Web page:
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April 27 — This term's oral arguments at the U.S. Supreme Court wrapped up April 27.
But with only two months of the nine-month term remaining, more than half of the court's argued cases—including many of the most high-profile ones—are still undecided.
This “is undoubtedly the most intense period of the year for Justices and law clerks alike,”Kannon Shanmugam, former clerk to Justice Antonin Scalia and now head of Williams & Connolly LLP’s Supreme Court and appellate litigation practice, Washington, told Bloomberg BNA April 22.
Each term, the court has seven oral argument sessions.
During these 2-week sessions, the court typically hears two cases every Monday, Tuesday and Wednesday.
This term, the Supreme Court heard 69 arguments, of which 37 remain outstanding.
“In one sense, without oral arguments, the day-to-day life of the Court is quieter,” Shanmugam said.
Without oral arguments, the justices don't need to prepare for new cases, Jay Wexler, former clerk to Justice Ruth Bader Ginsburg and now professor at Boston University School of Law, Boston, told Bloomberg BNA in an April 23 email.
Therefore, the justices will be “focused primarily on getting the rest of the opinions out by the end of June,” Wexler said.
But because there are so many opinions to get out, it's really the most intense period, Shanmugam said.
“Particularly for cases that were just argued at the end of April, the Court is operating on a very tight timeline,” Shanmugam said. “As the end of the term approaches, draft opinions start to fly around furiously,” he added.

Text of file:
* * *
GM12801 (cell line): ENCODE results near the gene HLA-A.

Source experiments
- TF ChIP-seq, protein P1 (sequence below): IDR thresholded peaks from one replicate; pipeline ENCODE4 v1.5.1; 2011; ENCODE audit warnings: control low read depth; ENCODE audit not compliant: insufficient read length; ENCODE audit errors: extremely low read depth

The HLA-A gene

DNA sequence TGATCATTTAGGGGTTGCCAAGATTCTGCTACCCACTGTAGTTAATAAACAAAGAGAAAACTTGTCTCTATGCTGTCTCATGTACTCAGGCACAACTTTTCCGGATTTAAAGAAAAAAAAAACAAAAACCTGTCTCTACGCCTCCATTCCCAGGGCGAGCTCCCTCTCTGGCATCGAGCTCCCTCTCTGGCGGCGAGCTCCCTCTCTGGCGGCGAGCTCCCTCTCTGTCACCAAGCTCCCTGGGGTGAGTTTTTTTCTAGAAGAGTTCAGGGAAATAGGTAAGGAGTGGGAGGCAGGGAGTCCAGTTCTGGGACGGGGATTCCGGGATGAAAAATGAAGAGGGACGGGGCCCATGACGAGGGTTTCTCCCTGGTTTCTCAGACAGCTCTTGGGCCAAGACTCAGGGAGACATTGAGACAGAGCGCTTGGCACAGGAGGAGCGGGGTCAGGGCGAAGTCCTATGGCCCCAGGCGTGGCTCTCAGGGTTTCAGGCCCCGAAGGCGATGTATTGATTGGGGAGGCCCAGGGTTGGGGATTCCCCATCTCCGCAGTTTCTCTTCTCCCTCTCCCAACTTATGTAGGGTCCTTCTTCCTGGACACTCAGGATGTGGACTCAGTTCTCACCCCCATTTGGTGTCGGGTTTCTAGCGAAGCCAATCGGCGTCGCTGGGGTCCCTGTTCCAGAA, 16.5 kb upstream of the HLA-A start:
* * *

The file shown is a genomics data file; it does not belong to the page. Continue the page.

Moreover, the end of the term is typically when the court hands down its most controversial and highest profile decisions.
This term, there are several outstanding cases that fit that bill.
The justices still have on their plate:
“It’s pretty remarkable, if you think about it,” Wexler said. The court “is always able to get through everything it needs to get through by the beginning of summer so they can start the next term anew in October (with the occasional exception of a case reset for argument, or something like that),” he said.
This term that herculean task is complicated by the vacancy left by Scalia.
The justices will likely have to put in additional work to come up with compromises that avoid 4-4 ties, Wexler said.
On top of that each justice will probably have to write extra opinions that they had not foreseen, he said.
That includes not just majority opinions, but possibly separate concurrences and dissents too, Wexler added.
To contact the reporter on this story: Kimberly Strawbridge Robinson in Washington at firstname.lastname@example.org
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